Because I had audited a virology course in Pittsburgh, I was aware of certain viruses that were surrounded by a lipid envelope that was obtained from the host cell. Thus, I hypothesized that because the virus was “stealing” lipids from the host cells, PC synthesis in the host cells might be stimulated after viral infection. For that reason, I wanted to test this idea in a virology laboratory. I was fortunate that Derek C. Burke, a British virologist at the University of Warwick in England, was willing to allow me to spend a year in his lab to test this hypothesis. The work went well, and I learned how to work with animal viruses and cultured cells. The unexpected result was that replication of the lipid-enveloped Semliki Forest virus did not stimulate PC biosynthesis (
      • Vance D.E.
      • Burke D.C.
      Inhibition of 3-sn-phosphatidylcholine biosynthesis in baby-hamster kidney-21 cells infected with Semliki Forest virus.
      ), whereas replication of the non-enveloped polio virus did stimulate PC biosynthesis. The mechanism for the latter effect appeared to be that the concentration of cytoplasmic CTP increased and accelerated the rate-limiting step in PC biosynthesis catalyzed by CTP:phosphocholine cytidylyltransferase, which converts phosphocholine to CDP-choline (
      • Choy P.C.
      • Paddon H.B.
      • Vance D.E.
      An increase in cytoplasmic CTP accelerates the reaction catalyzed by CTP:phosphocholine cytidylyltransferase in poliovirus-infected HeLa cells.
      ) (Fig. 3). This result was an important first step in establishing myself in the field, and gave me more confidence in envisioning my own laboratory.
      In the fall of 1972, I sent job applications to many universities. In particular, the University of British Columbia (UBC) had advertised a tenure track job for someone to teach a graduate course on lipids. I interviewed and was delighted when they offered me the position. As a typical American, I knew very little about Canada. The Department of Biochemistry at UBC provided a very good opportunity for me to start my lab, and Vancouver was a very attractive place to live. Moreover, because I was married to a British citizen, Canada seemed appropriate. I always expected my first job would be on the East Coast of the United States; that one advertisement changed the direction of my life.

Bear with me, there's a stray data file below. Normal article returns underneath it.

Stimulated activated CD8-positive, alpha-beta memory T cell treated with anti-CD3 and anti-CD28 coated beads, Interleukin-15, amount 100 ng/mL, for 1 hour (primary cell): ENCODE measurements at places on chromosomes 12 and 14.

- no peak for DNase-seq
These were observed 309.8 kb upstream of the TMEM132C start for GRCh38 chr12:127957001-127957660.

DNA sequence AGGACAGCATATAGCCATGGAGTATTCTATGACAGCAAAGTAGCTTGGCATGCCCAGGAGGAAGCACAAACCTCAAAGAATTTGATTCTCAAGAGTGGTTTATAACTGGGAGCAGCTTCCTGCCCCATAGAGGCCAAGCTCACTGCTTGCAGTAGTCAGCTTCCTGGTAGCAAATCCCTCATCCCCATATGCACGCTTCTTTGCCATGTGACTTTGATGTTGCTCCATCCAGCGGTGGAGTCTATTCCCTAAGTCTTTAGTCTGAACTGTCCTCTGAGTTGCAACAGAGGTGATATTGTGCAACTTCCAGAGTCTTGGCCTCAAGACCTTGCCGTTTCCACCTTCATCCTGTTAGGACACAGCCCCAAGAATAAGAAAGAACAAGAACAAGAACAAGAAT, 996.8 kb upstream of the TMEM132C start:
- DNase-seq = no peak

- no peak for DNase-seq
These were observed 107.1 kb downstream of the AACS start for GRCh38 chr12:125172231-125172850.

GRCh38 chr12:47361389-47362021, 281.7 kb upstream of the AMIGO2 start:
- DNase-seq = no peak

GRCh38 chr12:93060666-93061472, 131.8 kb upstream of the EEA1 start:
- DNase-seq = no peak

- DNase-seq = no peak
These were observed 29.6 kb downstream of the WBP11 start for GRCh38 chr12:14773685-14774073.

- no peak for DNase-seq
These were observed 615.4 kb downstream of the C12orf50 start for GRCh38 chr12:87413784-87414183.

The UBC years

      The Ph. D. project of my first graduate student, Chris Richardson, naturally built on my studies in Warwick. He was to study the mechanism of assembly of the lipid envelope of Semliki Forest virus. He demonstrated that the virus obtained its envelope by budding from the plasma membrane of infected cells (
      • Richardson C.D.
      • Vance D.E.
      Biochemical evidence that Semliki Forest virus obtains its envelope from the plasma membrane of the host cell.
      ). Because none of the three enzymes in the choline pathway for PC biosynthesis had been purified, we started to purify the soluble enzymes choline kinase and CTP:phosphocholine cytidylyltransferase (CT). We wisely left the integral membrane enzyme, cholinephosphotransferase, in the “to do bucket.” We made good progress on purification of choline kinase (
      • Brophy P.J.
      • Vance D.E.
      Copurification of choline kinase and ethanolamine kinase from rat liver by affinity chromatography.
      ) and CT (
      • Choy P.C.
      • Lim P.H.
      • Vance D.E.
      Purification and characterization of CTP: cholinephosphate cytidylytransferase from rat liver cytosol.
      ). CT was eventually purified to a single band on an SDS gel by Paul Weinhold's lab (
      • Feldman D.A.
      • Weinhold P.A.
      CTP:phosphorylcholine cytidylyltransferase from rat liver: isolation and characterization of the catalytic subunit.
      ), and choline kinase was purified by Kozo Ishidate's lab in Japan (
      • Ishidate K.
      • Nakagomi K.
      • Nakazawa Y.
      Complete purification of choline kinase from rat kidney and preparation of rabbit antibody against rat kidney choline kinase.
      ). To my knowledge, no one has ever purified cholinephosphotransferase.

       Regulation of CTP:phosphocholine cytidylyltransferase

      In 1978, Pat Choy, a postdoctoral fellow in my lab, discovered that CT was activated by lipids (
      • Choy P.C
      • Vance D.E.
      Lipid requirements for activation of CTP:phosphocholine cytidylyltransferase from rat liver.
      ). Research from Claudia Kent's lab (
      • Kent C.
      Stimulation of phospholipid metabolism in embryonic muscle cells treated with phospholipase C.
      ) and our own lab (
      • Pelech S.L.
      • Pritchard P.H.
      • Brindley D.N
      • Vance D.E.
      Fatty acids promote translocation of CTP:phosphocholine cytidylyltransferase to the endoplasmic reticulum and stimulate rat hepatic phosphatidylcholine synthesis.